Long-term return to work after a functional restoration program for chronic low-back pain patients: a prospective study

Long-term return to work after a functional restoration program for chronic low-back pain patients: a prospective study

Cécile Poulain, Solen Kernéis, Sylvie Rozenberg, Bruno Fautrel, Pierre Bourgeois, Violaine Foltz

July 2010, Volume 19, Issue 7, pp 1153 - 1161
DOI
10.1007/s00586-010-1361-6
First Online: 12 March 2010
Abstract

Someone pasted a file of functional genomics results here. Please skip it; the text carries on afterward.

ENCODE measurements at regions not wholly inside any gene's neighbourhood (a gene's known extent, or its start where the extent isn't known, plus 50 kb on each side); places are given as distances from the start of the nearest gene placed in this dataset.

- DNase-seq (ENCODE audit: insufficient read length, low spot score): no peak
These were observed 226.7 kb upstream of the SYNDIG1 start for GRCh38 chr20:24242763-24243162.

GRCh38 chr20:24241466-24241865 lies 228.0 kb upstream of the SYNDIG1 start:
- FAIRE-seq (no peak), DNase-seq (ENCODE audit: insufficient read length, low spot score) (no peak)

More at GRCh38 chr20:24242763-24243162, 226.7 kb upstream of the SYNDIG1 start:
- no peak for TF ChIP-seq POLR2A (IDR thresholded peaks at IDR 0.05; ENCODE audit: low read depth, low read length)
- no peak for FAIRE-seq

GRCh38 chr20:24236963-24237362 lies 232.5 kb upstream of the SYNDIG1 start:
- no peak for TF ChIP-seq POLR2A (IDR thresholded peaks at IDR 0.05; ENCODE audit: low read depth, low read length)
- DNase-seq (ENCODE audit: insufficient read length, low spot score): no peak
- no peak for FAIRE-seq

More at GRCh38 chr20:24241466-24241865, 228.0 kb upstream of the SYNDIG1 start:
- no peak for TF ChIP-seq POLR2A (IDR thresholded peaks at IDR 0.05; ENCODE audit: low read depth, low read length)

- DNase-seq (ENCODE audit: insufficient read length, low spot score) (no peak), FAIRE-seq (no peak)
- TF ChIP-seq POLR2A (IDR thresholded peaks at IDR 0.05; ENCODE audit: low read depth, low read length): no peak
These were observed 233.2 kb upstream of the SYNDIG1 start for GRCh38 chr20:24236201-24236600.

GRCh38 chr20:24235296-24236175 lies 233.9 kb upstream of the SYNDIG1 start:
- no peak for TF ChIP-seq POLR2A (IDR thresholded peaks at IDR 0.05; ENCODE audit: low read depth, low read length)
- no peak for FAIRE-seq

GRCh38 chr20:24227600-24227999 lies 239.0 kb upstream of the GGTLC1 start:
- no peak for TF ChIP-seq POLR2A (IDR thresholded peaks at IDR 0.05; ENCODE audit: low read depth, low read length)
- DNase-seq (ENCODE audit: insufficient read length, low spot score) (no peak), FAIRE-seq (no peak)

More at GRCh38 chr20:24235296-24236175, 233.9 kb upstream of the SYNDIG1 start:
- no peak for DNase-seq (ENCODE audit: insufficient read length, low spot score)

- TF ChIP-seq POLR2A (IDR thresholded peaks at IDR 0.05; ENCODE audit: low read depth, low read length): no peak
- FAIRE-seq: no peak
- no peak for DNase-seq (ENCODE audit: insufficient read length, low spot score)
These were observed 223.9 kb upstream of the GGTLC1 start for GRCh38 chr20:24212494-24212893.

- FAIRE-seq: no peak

Low-back pain is a major health and socio economic problem. Functional restoration programs (FRP) have been developed to promote the socio-professional reintegration of patients with important work absenteeism. The aim of this study was to determine the long-term effectiveness of FRP in a group of 105 chronic low-back pain patients and to determine the predictive factors of return to work. One hundred-and-five chronic LBP patients with over 1 month of work absenteeism were included in a FRP. Pain, professional status, quality of life, functional disability, psychological impact, and fear and avoidance beliefs were evaluated at baseline, after 1 year and at the end of follow-up. Main effectiveness criterion was return to work. Fifty-five percent of the patients returned to work after mean follow-up time of 3.5 years, compared with 9% of the patients at work at baseline. Quality of life, functional disability, psychological factors, and fear and avoidance beliefs were all significantly improved. Three predictive factors were found: younger age at the onset of low-back pain, practice of sports, and shorter duration of sick leave at baseline. FRP show positive results in terms of return to work for chronic LBP patients with prolonged work absenteeism. Efforts should be made to propose such programs at an earlier stage of the disease.